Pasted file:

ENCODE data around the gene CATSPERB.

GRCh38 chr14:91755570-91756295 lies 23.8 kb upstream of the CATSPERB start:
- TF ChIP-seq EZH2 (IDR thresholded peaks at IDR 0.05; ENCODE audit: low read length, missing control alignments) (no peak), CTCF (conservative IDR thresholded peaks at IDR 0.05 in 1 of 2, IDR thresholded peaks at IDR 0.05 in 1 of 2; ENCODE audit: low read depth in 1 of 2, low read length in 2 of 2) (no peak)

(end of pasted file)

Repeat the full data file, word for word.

ENCODE data around the gene CATSPERB.

GRCh38 chr14:91755570-91756295 lies 23.8 kb upstream of the CATSPERB start:
- TF ChIP-seq EZH2 (IDR thresholded peaks at IDR 0.05; ENCODE audit: low read length, missing control alignments) (no peak), CTCF (conservative IDR thresholded peaks at IDR 0.05 in 1 of 2, IDR thresholded peaks at IDR 0.05 in 1 of 2; ENCODE audit: low read depth in 1 of 2, low read length in 2 of 2) (no peak)